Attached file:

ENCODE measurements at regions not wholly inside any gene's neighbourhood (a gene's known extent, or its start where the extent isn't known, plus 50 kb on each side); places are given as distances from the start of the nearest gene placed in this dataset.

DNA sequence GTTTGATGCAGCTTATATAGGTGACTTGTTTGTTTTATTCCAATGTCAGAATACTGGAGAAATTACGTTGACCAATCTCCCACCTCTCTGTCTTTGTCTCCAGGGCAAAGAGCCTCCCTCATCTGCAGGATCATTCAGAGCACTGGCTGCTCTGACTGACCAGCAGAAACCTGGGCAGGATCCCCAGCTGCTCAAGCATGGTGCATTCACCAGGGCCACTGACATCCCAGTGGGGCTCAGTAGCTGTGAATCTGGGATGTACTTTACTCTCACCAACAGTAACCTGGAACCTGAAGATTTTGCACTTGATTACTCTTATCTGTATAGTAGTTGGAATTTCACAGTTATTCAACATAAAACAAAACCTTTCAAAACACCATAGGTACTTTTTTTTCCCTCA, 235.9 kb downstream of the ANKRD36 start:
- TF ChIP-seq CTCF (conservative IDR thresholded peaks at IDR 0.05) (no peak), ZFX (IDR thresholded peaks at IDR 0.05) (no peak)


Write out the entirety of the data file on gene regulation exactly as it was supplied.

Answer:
ENCODE measurements at regions not wholly inside any gene's neighbourhood (a gene's known extent, or its start where the extent isn't known, plus 50 kb on each side); places are given as distances from the start of the nearest gene placed in this dataset.

DNA sequence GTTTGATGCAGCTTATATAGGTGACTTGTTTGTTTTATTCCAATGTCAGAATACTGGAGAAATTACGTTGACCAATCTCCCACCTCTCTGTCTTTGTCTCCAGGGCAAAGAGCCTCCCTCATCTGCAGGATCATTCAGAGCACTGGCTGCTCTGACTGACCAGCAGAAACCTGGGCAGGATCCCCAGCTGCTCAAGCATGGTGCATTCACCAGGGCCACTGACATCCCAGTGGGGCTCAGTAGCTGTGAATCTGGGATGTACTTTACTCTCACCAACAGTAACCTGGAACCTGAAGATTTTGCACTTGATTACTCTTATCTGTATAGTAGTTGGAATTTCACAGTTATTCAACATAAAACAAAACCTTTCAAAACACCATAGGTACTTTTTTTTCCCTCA, 235.9 kb downstream of the ANKRD36 start:
- TF ChIP-seq CTCF (conservative IDR thresholded peaks at IDR 0.05) (no peak), ZFX (IDR thresholded peaks at IDR 0.05) (no peak)